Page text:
In Common Criteria, there has been increasing emphasis on the evaluation of the entropy used by manufacturers in the development and deployment of their systems. The following post discusses considerations and approaches for entropy health testing.
Health testing is, of course, necessary to ensure the proper functioning of the noise being provided to the critical components of the cryptographic systems. Therefore, if a vendor is investing resources in ensuring a strongly seeded DRBG, there should be some effort expended on doing some form of health testing.
When it comes to health testing, NIST SP800-90B draft 2 has two mandatory tests that any conforming implementation will need to run: the Repetition Count test (described in section 4.4.1) and the Adaptive Proportion test (described in section 4.4.2). Both of these continuous tests are described in detail in the Special Publication, so we won’t describe them further in this post.
Lightship has published proof of concept C and Python code that vendors can customize to work into their noise source analytics. You can find that code over on our Github repository (C code, Python code). While the tests themselves are relatively trivial to implement, our value-add is that we have constructed them so that they can operate continuously. The descriptions in NIST 800-90B only consider the standalone algorithms rather than how one might actually implement this in a continuous fashion. These code samples are published as-is without any warrant of fitness, but they might provide starting points for developers to include the functionality into future certifiable products.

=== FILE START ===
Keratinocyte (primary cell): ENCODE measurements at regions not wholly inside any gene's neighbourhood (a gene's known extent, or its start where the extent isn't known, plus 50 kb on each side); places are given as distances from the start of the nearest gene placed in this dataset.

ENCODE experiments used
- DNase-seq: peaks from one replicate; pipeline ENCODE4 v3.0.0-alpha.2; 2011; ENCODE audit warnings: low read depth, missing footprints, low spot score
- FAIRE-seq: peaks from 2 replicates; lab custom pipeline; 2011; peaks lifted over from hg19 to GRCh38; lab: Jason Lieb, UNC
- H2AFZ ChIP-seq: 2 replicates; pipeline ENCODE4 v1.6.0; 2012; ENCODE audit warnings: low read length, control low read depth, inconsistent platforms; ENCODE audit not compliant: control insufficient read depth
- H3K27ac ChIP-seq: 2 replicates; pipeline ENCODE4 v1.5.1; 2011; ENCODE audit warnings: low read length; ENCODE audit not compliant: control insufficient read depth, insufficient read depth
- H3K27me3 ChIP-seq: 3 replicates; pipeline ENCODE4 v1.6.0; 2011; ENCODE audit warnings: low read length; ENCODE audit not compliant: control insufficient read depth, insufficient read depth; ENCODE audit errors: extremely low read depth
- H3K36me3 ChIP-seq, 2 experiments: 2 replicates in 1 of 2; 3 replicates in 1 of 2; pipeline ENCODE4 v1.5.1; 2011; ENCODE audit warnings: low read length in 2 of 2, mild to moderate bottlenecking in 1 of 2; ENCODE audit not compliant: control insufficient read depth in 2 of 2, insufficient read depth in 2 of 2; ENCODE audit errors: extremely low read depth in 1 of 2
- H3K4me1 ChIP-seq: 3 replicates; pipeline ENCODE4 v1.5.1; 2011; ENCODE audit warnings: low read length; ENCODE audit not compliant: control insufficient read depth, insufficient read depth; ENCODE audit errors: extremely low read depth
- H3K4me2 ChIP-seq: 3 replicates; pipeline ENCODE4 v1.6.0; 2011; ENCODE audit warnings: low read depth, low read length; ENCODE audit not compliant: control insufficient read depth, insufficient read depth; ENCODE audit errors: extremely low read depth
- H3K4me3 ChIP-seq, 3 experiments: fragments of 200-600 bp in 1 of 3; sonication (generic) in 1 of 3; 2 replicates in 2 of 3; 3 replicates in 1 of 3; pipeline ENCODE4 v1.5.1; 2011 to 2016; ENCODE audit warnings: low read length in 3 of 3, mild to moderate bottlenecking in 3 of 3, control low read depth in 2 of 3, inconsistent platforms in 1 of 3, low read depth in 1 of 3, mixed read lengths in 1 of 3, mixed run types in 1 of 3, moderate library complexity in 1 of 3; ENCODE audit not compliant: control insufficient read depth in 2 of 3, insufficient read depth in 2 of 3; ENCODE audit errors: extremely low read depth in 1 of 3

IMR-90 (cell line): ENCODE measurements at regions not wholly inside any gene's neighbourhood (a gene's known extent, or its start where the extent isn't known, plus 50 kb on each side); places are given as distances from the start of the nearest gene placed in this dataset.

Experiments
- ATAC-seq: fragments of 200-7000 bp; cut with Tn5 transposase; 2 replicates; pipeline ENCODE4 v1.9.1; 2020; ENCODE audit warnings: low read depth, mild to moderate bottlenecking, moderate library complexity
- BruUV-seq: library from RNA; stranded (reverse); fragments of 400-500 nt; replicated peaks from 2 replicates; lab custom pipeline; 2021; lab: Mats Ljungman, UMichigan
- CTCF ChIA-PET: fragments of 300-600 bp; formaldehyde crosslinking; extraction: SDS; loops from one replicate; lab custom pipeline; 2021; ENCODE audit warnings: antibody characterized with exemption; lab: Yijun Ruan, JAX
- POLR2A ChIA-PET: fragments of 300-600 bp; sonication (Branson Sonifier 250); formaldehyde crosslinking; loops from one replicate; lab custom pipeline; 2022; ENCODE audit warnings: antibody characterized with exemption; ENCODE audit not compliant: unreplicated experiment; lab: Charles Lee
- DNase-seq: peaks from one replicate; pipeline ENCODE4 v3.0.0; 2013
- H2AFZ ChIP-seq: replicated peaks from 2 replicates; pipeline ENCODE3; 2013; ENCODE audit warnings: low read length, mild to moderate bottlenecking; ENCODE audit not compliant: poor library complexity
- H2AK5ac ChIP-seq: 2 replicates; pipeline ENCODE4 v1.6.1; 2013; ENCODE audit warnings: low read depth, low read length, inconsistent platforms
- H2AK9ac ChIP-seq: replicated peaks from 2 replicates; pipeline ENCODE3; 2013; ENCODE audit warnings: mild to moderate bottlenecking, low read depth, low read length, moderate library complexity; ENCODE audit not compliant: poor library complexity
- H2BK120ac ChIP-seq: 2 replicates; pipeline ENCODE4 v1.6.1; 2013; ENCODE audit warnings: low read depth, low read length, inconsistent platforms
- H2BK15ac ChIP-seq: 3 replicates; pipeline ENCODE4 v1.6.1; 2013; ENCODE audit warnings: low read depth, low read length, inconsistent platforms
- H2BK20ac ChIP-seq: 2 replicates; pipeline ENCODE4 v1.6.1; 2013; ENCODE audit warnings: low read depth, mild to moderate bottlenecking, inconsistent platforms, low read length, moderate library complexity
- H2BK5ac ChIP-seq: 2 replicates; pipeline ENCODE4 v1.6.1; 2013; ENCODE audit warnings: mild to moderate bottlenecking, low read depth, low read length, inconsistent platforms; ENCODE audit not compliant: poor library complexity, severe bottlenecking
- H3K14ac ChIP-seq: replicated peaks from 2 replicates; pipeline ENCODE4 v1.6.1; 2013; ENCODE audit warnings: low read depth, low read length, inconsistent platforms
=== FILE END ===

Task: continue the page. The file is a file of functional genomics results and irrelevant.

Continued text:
With NIST SP 800-90B now published, we should expect to see new requirements soon come in terms of data collection, system documentation, quantitative analysis and health testing.
For more information about approaches to collecting, decoding, health testing and making sense of your entropy sources, talk to Lightship Security.
Greg McLearn is Lightship’s Technical Director. He has been doing Common Criteria and security certifications for 10+ years and enjoys getting his hands on some of the latest technology. He has authored several tools to help facilitate security testing.